Rocks full on!! Can't expect anything sleeker, sexier and more mature. And if I xerox..err, photocopy it, I would sit drooling over the print till it got dissolved. It's amazing how photocopies make even the most disgusting of handwritings look quite a bit decent. Maybe, it's the ‘printed’ effect. Or maybe, the pre-conceived idea that printed work looks more dignified and professional than handwritten ones. Whatever. I just pray I don't eat up my notebook one day! (On second thoughts, it won't matter much :P)
As a child, my parents used to sign my calendar or homework (always complete, the author would like to mention that she was a very obedient child, quite unlike her adult version), or write my class teacher a sick note, or a wrong-dabba (meaning anything other than poli bhaji) note, I always used to wonder how they succeeded in conceiving such a carefree, casual, half-the-time-unreadable-to-me-but-miraculously-interpretatory-to-the-teachers (or maybe they just faked it!) handwriting. Now, I know.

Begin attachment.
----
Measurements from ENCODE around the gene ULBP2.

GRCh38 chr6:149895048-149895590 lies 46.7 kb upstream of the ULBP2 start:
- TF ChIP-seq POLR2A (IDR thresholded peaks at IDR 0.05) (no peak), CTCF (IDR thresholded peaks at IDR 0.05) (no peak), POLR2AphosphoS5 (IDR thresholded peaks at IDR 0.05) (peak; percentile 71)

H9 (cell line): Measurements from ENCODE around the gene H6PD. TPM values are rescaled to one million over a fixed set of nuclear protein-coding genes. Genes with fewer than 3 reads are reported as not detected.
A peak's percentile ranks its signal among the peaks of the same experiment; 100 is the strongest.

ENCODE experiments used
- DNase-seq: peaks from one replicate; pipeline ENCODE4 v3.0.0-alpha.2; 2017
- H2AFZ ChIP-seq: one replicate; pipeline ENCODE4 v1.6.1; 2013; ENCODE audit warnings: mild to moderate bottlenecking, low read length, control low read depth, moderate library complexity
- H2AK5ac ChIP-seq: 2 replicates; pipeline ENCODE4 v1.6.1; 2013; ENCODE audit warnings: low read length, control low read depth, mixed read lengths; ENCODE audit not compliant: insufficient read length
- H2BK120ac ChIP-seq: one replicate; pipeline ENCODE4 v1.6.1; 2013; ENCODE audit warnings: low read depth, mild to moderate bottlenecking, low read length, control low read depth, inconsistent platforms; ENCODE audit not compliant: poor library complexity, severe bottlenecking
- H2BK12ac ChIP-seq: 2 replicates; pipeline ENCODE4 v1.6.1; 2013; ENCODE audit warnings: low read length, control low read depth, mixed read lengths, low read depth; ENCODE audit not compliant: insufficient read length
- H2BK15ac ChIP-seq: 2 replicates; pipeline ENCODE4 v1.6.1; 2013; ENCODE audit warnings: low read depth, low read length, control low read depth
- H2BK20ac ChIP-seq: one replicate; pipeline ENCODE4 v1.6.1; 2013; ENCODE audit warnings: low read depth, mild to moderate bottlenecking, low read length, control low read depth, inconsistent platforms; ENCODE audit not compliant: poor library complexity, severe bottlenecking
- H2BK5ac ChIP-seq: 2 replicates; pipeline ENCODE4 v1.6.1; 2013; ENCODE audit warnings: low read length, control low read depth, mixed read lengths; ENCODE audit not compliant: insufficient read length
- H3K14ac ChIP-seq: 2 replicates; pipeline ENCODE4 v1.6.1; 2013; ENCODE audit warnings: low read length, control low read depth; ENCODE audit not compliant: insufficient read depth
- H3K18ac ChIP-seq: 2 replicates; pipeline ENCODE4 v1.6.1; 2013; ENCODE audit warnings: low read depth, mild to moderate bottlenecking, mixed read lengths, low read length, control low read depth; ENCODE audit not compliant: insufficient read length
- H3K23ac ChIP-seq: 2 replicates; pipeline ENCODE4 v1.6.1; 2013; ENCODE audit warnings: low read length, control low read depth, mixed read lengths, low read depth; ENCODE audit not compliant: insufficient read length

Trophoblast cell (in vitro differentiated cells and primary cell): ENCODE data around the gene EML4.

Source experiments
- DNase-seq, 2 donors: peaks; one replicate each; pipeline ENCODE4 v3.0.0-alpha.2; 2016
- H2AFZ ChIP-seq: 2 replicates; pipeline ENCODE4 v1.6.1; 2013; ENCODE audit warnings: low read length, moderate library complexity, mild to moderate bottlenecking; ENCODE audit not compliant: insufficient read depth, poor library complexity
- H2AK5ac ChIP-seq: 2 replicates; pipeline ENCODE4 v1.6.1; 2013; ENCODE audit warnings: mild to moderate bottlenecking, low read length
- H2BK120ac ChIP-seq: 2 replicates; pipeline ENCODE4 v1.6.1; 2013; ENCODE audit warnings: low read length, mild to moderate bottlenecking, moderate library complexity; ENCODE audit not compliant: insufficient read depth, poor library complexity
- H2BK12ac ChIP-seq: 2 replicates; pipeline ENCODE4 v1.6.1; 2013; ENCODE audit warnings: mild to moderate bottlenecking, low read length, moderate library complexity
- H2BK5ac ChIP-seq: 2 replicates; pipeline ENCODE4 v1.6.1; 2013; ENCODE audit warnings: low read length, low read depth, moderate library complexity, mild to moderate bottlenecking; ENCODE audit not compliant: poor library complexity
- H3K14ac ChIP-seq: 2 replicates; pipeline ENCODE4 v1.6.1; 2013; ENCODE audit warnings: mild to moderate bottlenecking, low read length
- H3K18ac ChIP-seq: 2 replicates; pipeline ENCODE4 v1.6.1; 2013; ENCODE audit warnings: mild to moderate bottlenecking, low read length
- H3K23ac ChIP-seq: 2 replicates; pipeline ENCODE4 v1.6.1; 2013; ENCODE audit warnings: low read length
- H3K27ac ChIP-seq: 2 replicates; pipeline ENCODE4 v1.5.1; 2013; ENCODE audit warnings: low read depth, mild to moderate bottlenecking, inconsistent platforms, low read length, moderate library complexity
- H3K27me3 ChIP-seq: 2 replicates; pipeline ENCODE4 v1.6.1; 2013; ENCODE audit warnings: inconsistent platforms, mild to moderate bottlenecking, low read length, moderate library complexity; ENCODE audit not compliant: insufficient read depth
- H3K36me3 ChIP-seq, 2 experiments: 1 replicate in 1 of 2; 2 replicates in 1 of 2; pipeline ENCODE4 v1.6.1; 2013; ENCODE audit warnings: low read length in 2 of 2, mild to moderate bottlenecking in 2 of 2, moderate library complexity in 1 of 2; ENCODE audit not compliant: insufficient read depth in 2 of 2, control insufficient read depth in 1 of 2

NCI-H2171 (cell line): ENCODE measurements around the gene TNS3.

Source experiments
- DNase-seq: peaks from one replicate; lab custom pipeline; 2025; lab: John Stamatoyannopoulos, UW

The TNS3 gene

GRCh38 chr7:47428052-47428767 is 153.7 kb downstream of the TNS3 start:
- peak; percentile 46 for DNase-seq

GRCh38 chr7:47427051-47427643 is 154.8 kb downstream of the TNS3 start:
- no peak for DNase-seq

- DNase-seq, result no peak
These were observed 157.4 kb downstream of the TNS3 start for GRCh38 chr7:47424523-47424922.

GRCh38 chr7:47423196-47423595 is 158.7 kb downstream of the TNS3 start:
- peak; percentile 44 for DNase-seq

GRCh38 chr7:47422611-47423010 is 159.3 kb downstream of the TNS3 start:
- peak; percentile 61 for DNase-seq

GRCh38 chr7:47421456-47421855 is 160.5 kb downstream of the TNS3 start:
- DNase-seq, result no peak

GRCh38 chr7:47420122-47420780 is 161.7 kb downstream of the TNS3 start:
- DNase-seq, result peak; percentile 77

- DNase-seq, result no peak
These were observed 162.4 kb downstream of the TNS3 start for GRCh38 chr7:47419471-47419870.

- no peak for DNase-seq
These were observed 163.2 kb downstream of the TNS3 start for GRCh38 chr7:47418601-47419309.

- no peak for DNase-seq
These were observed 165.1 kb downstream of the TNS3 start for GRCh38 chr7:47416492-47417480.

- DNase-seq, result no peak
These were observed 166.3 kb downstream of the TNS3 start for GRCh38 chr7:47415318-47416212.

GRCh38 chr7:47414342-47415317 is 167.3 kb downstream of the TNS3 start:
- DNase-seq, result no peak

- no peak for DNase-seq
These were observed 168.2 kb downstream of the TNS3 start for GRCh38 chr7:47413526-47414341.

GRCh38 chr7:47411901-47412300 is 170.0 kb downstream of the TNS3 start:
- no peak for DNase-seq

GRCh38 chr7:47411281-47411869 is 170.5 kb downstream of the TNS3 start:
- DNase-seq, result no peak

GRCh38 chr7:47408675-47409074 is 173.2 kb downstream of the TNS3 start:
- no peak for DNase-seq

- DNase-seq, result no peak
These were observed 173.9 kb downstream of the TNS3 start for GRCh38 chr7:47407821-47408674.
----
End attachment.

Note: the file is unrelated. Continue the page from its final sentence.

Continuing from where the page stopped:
Curiously, my own handwriting used to change every time. Every minute. Every line. At the top of the notebook, it used to be geometrically at the middle of the two lines provided, but touching neither. And there, it used to be cursive. (The author claims that she still has her Geography notebook of grade 6, with neat little notes on Zulu dances and Assamese stilt houses and the snowy Taiga and Tundra regions, as a souvenir to her volatile handwriting.) Then, quarter-way through, I used to get a sudden inspiration to go print (the all separate letters style). The sentences used to stay exactly between the two lines, but the letters could get free and stretch their limbs a bit; the legs of the ‘p’s and ‘q’s lengthened, the ‘g’s and ‘y’s got their curled tails stiff and straightened (how about a dog? :P), the dot of the ‘i’ got hollowed out, the ‘o’ went from clockwise conception to anti-clockwise, and some completely cursive letters like ‘f’ and ‘k’ and ‘r’ got image makeovers.